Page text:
Jennifer Dalton

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Jennifer Dalton
Born 1967
Nationality American
Education UCLA, Pratt
Known for conceptual art, institutional critique
Notable work(s) Hashtagclass

Jennifer Dalton is a contemporary artist born in 1967.

Dalton is represented by Winkleman Gallery in New York City, where she has exhibited since 2002. She received her Master of Fine Arts from Pratt Institute in 1997.

Exhibitions[edit]

Dalton's work has been exhibited in galleries and museums internationally, including the FLAG Art Foundation in New York, the Curator's Office in Washington, DC, Kunsthalle Wien (Vienna), Contemporary Museum in Baltimore and the Chicago Museum of Contemporary Art. She was also included in La Superette at Deitch Projects & Participant Inc. and The Cult of Personality: Portraits of Mass Culture at Carriage Trade, both in New York.

She has been an artist-in-residence at numerous artist colonies, including the MacDowell Colony, Yaddo, Vermont Studio Center, Millay Colony for the Arts and the Smack Mellon Studio Residency Program. She was a recipient of a Pollock-Krasner Foundation Grant in 2002.

"#class"[edit]

#class was a month-long series of events at Winkleman Gallery in New York that took place between February 20 to March 20, 2010 organized by Dalton and artist William Powhida.[1] #class invited guest artists, critics, academics, dealers, collectors and anyone else who would like to participate to examine the way art is made and seen in our culture and to identify and propose alternatives and/or reforms to the current market system.[2]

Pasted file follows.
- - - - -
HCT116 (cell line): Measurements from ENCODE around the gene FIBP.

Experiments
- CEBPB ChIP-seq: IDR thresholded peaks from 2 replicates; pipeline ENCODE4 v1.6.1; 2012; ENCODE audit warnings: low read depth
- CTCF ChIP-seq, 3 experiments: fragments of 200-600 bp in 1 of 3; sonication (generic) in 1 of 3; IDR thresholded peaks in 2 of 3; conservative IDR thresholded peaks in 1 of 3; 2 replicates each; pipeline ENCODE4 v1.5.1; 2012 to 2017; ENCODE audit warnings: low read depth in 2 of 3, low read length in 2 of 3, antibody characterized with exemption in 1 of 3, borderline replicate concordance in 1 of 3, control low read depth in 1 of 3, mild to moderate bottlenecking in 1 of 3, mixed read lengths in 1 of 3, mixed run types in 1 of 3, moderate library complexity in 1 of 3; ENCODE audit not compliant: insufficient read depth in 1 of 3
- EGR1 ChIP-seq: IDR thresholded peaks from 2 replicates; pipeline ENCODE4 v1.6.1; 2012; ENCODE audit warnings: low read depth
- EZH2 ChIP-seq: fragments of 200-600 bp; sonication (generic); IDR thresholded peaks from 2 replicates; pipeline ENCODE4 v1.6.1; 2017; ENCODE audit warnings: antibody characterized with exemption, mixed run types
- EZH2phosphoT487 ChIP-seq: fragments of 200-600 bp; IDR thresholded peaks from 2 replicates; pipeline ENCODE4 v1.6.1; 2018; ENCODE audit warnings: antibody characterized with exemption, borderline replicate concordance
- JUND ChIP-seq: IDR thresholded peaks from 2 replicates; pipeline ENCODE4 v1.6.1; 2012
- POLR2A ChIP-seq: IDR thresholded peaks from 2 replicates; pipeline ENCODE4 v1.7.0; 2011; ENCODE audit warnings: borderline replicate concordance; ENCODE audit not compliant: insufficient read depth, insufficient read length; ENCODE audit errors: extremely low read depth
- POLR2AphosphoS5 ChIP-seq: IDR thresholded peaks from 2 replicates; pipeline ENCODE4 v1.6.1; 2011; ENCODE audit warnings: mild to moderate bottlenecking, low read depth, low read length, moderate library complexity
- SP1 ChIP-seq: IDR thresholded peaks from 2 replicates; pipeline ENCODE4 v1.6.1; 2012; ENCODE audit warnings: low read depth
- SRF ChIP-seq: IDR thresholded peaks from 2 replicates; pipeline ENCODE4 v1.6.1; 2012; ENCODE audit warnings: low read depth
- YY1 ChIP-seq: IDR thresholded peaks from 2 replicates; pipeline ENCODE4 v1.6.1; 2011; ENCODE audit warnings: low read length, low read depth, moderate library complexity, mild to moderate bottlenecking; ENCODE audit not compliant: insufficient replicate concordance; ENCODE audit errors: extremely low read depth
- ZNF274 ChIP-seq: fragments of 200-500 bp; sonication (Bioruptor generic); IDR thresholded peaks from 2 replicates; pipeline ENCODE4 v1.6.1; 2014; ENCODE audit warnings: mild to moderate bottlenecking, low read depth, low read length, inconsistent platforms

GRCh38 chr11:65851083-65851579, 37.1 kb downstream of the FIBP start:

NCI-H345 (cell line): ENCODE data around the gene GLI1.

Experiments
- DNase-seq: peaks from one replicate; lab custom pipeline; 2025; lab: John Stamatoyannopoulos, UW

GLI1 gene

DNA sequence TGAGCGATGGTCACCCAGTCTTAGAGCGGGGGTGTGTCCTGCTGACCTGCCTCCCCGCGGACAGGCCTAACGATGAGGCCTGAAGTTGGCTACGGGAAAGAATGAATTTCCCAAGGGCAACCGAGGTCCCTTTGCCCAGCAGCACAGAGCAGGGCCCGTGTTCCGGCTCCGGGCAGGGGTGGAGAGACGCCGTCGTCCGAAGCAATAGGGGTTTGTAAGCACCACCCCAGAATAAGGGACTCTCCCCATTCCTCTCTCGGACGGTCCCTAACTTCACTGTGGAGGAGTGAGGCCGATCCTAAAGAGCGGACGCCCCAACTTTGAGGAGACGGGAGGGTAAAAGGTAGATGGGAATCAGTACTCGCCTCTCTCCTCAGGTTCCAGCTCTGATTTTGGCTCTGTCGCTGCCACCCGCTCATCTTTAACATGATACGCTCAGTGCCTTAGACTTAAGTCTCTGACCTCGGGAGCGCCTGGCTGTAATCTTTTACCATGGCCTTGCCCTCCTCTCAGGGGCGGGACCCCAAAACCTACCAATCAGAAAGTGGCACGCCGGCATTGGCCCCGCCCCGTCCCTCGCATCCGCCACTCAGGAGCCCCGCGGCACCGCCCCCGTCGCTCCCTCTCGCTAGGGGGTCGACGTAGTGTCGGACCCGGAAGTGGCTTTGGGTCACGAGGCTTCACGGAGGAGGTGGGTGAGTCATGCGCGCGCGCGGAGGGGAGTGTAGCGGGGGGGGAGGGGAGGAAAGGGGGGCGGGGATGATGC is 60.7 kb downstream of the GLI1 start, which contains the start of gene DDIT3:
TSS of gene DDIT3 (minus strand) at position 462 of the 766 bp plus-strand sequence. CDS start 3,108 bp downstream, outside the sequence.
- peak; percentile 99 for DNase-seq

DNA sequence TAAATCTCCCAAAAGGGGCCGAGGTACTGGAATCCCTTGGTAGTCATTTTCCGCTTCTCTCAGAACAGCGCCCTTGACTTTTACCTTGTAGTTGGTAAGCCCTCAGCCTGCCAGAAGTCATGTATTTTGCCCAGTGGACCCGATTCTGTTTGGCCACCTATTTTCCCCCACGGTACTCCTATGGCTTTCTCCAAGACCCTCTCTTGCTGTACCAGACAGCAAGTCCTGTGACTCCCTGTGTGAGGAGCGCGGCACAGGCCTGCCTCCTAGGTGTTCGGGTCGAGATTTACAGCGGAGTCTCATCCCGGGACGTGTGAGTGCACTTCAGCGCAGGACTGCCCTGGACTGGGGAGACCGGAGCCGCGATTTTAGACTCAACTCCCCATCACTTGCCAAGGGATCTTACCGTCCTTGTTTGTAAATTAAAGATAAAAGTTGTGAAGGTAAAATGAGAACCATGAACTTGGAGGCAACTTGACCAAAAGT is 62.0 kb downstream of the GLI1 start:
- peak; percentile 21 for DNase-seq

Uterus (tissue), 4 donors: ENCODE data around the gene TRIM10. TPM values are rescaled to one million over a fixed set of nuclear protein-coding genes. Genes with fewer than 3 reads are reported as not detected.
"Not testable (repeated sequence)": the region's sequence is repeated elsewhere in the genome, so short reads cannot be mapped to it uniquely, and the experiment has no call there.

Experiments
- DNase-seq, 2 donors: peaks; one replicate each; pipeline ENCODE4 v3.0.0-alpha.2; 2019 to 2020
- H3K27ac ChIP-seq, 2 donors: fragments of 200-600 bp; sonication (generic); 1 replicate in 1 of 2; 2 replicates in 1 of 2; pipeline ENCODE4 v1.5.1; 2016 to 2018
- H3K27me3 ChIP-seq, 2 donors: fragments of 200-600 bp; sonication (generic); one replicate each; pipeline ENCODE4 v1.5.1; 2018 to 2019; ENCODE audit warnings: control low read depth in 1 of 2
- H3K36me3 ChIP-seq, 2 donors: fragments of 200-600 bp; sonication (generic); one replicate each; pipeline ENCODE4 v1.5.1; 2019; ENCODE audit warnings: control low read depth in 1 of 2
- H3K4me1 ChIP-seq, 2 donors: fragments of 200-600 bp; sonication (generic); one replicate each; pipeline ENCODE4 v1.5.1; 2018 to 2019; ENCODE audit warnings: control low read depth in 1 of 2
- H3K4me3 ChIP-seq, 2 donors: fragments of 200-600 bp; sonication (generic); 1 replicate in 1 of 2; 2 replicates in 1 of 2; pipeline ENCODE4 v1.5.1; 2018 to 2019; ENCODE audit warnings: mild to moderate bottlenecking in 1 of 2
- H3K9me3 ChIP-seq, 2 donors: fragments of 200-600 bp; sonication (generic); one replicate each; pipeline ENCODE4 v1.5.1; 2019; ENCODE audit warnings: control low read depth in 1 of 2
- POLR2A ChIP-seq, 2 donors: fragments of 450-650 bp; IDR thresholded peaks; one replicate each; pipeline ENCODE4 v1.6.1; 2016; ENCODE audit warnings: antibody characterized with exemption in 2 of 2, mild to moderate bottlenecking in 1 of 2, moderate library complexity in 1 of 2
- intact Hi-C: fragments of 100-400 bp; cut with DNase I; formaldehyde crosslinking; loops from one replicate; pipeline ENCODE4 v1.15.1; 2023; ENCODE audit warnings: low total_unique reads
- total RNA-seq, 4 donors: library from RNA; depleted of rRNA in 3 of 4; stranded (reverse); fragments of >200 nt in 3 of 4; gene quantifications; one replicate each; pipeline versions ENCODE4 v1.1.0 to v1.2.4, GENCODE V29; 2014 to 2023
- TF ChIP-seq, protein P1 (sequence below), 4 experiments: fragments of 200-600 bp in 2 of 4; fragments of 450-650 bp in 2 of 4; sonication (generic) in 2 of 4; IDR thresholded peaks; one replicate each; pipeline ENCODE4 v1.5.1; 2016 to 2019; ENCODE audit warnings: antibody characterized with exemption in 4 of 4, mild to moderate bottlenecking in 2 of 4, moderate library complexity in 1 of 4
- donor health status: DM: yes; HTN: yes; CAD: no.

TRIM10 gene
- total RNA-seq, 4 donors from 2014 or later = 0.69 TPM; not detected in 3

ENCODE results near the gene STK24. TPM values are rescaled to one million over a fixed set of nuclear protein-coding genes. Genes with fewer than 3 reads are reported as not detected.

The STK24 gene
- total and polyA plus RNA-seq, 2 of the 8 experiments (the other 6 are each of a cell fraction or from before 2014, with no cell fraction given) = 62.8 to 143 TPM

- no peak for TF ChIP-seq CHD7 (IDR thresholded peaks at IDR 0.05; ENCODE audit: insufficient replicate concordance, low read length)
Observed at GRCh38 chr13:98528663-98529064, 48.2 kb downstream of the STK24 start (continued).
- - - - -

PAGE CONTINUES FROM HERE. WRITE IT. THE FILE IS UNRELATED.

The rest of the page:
Making Sense[edit]

Making Sense, her 2010 exhibition at the FLAG foundation in Chelsea, mines data about various sorts of art world behavior, teasing insiders for their solipsism. Her piece "What Are We Not Shutting Up About?" statistically analyzes 5 months of Facebook conversations between New York Magazine art critic Jerry Saltz and his online friends. New York Times art critic Ken Johnson described her inquiry as "serious about being systematically unserious."[3]

In an interview with Artinfo, Dalton said of Making Sense, “I became interested in Jerry Saltz’s Facebook page as an amazing site of written dialogue and as a place where culture is being created on the spot. I think my piece, and Jerry Saltz’s Facebook page itself, tells us that a lot of people in the art world crave dialogue and community, and when a space is welcoming enough people really flock to it.”[4]

Cool Guys Like You[edit]

Cool Guys Like You, her 2011 exhibition at Winkleman Gallery, addresses the lack of female guests on some of the artist's favorite television shows, including The Daily Show, The Colbert Report, and The Rachel Maddow Show. A large-scale bar graph, "To Whose Opinions Am I Listening" (2011) measures both the number of guests per month in 2010 on Dalton’s favorite shows, and the percentages of guests that were male. In that year, even Maddow and Terry Gross interviewed vastly more men, at 80.5 percent and 79.5 percent, respectively. [5]

References[edit]

  1. ^ Jackson, Candace. “#class Exhibit Challenges New Museum Show”. Wall Street Journal. January 1, 2010
  2. ^ Lindholm, Erin. “The Art of the Crowd”, Artinamericamagazine.com. February 16, 2010
  3. ^ Johnson, Ken. "Art in Review: Jennifer Dalton - Making Sense". New York Times. August 13, 2010.
  4. ^ "Jennifer Dalton Makes Art From Jerry Saltz's Facebook Page". Artinfo. July 7, 2010.
  5. ^ Schriber, Abbe (October 2011). "Jennifer Dalton: Cool Guys Like You". The Brooklyn Rail. 

External links[edit]